An information was filed in the RTC of Alaminos, charging Herminio R. Romero, Renato R. Viray, Rachel Palisoc and Francisca de Vera, and petitioner, with violation of Section 27(b) of R.A. No. 6646, or “The Electoral Reforms Law of 1987”, for conspiring with, confederating together and mutually helping each other, did, then and there, willfully, and unlawfully decrease[d] the votes received by senatorial candidate Aquilino Q. Pimentel, Jr. from 6,998 votes, to 1,921 votes as reflected in the Statement of Votes by Precincts and Certificate of Canvass, with a difference of five thousand seventy-seven (5,077) votes.
The RTC acquitted all the accused for insufficiency of evidence, except petitioner who was convicted thereof.
Petitioner appealed before the Court of Appeals which affirmed with modification the RTC Decision
The Court of Appeals likewise denied the motion for reconsideration. Hence, this appeal.
Whether or not a violation of Section 27(b) of Rep. Act No. 6646, classified under mala in se or mala prohibita?
Generally, mala in se felonies are defined and penalized in the Revised Penal Code. When the acts complained of are inherently immoral, they are deemed mala in se, even if they are punished by a special law.
Accordingly, criminal intent must be clearly established with the other elements of the crime; otherwise, no crime is committed.
On the other hand, in crimes that are mala prohibita, the criminal acts are not inherently immoral but become punishable only because the law says they are forbidden. With these crimes, the sole issue is whether the law has been violated.
Criminal intent is not necessary where the acts are prohibited for reasons of public policy.
Section 27(b) of Republic Act No. 6646provides:
SEC. 27. Election Offenses.– In addition to the prohibited acts and election offenses enumerated in Sections 261 and 262 of Batas Pambansa Blg. 881, as amended, the following shall be guilty of an election offense:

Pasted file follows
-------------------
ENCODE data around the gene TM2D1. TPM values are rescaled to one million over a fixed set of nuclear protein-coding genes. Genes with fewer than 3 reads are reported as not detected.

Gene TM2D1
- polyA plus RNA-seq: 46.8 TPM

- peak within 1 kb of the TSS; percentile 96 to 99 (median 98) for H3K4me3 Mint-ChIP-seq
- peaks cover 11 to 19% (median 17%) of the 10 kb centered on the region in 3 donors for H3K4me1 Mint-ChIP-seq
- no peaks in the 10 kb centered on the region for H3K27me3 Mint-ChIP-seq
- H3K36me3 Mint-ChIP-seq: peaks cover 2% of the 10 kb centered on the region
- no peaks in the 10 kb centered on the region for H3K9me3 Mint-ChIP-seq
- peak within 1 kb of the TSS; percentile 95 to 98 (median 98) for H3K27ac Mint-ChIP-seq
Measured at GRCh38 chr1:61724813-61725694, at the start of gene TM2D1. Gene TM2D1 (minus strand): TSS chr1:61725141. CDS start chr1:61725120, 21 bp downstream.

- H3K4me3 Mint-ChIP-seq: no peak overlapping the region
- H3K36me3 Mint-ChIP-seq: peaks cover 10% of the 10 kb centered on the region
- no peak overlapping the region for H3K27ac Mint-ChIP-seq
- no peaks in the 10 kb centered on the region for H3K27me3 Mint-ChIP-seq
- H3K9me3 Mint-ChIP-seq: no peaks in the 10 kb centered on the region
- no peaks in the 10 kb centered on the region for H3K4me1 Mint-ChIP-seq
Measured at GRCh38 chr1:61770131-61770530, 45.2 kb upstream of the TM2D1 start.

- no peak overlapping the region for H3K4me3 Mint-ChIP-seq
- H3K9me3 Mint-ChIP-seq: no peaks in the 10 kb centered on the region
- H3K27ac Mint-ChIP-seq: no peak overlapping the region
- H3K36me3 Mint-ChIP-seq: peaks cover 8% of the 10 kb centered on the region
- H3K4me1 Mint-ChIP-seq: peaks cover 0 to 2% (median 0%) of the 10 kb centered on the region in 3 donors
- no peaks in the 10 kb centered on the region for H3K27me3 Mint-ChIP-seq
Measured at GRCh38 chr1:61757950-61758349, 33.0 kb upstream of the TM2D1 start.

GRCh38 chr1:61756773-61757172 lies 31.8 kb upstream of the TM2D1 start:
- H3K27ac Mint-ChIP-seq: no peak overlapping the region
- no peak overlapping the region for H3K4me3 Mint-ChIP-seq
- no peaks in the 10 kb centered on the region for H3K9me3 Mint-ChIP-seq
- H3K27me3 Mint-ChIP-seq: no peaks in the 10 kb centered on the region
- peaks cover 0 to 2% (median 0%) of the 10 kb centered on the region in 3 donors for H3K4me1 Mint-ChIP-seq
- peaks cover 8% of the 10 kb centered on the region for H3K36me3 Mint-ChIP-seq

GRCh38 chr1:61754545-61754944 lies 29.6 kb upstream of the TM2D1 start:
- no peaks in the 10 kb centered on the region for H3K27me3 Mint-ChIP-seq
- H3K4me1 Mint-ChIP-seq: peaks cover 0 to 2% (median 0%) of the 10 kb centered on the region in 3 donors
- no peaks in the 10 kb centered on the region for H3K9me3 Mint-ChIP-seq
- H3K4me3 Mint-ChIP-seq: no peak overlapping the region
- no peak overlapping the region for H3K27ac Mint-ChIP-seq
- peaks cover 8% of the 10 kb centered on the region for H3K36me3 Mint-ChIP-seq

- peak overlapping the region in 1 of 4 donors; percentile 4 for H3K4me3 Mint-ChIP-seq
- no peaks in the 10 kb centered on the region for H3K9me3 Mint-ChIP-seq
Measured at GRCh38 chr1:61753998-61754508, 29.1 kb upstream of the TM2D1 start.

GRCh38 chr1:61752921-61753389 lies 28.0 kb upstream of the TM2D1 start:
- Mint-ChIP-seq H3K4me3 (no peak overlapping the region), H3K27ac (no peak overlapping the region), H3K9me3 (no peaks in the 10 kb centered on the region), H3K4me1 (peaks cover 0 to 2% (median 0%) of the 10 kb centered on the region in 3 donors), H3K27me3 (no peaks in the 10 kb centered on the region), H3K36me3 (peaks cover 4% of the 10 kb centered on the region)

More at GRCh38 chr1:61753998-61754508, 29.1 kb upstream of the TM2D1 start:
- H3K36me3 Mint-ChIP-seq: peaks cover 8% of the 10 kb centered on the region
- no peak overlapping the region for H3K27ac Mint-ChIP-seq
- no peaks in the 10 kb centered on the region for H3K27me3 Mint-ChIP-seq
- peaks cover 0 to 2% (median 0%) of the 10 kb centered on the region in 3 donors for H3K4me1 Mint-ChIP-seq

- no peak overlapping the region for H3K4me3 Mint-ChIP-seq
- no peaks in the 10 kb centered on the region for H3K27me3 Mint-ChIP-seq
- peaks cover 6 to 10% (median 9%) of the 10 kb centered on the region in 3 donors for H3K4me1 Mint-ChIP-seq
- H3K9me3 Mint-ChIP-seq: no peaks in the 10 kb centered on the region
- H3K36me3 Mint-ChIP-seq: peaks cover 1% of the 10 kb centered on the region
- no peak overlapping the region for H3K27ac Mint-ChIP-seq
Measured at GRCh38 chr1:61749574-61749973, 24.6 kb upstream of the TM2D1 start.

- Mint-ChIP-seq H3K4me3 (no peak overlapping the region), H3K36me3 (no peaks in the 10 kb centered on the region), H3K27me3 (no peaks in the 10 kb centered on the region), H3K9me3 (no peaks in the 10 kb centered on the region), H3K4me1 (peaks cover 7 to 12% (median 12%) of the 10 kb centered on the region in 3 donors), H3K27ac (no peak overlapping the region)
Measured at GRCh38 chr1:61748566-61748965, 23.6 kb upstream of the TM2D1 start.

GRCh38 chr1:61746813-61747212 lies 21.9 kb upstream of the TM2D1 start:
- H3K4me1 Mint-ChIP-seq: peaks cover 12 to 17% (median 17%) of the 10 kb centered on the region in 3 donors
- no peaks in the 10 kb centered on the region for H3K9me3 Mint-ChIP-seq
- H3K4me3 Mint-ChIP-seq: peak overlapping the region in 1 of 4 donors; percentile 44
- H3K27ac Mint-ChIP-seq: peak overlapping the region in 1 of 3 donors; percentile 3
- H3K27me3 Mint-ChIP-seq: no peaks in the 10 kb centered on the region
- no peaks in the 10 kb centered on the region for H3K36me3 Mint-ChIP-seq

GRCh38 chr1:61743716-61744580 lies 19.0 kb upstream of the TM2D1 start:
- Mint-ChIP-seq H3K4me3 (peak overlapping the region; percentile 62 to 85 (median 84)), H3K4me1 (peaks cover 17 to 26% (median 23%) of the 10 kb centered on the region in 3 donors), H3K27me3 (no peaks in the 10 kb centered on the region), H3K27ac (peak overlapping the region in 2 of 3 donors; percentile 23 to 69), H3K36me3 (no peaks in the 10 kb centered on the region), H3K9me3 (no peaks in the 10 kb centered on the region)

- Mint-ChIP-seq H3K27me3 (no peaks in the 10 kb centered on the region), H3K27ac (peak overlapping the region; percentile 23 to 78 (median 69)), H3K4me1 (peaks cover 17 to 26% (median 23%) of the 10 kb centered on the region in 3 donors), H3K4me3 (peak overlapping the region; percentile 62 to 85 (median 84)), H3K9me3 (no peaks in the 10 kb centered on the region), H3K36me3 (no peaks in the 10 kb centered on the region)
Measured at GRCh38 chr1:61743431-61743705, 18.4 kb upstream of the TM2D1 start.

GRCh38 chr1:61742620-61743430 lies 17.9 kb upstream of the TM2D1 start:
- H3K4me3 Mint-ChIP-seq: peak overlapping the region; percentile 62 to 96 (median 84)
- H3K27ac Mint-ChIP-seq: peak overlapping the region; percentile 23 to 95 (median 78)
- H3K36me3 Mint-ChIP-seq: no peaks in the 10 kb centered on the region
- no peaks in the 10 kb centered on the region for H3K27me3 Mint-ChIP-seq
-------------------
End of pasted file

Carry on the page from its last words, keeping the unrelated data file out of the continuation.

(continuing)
x x x
(b) Any member of the board of election inspectors or board of canvassers who tampers, increases, or decreases the votes received by a candidate in any election or any member of the board who refuses, after proper verification and hearing, to credit the correct votes or deduct such tampered votes.
x x x
Clearly, the acts prohibited in Section 27(b) are mala in se.
For otherwise, even errors and mistakes committed due to overwork and fatigue would be punishable. Given the volume of votes to be counted and canvassed within a limited amount of time, errors and miscalculations are bound to happen.
And it could not be the intent of the law to punish unintentional election canvass errors. However, intentionally increasing or decreasing the number of votes received by a candidate is inherently immoral, since it is done with malice and intent to injure another.
Criminal intent is presumed to exist on the part of the person who executes an act which the law punishes, unless the contrary shall appear. Thus, whoever invokes good faith as a defense has the burden of proving its existence.
The grand total of the votes for private complainant, Senator Aquilino Pimentel, was only 1,921 instead of 6,921, or 5,000 votes less than the number of votes private complainant actually received.
During trial of this case, petitioner admitted that she was indeed the one who announced the figure of 1,921, which was subsequently entered by then accused Viray in his capacity as secretary of the board. Petitioner likewise admitted that she was the one who prepared the Certificate of Canvass, though it was not her duty. To our mind, preparing the COC even if it was not her task, manifests an intention to perpetuate the erroneous entry in the COC.
The fact that the number of votes deducted from the actual votes received by private complainant, Sen. Aquilino Pimentel, Jr. was not added to any senatorial candidate does not relieve petitioner of liability under Section 27(b) of Rep. Act No. 6646. The mere decreasing of the votes received by a candidate in an election is already punishable under the said provision.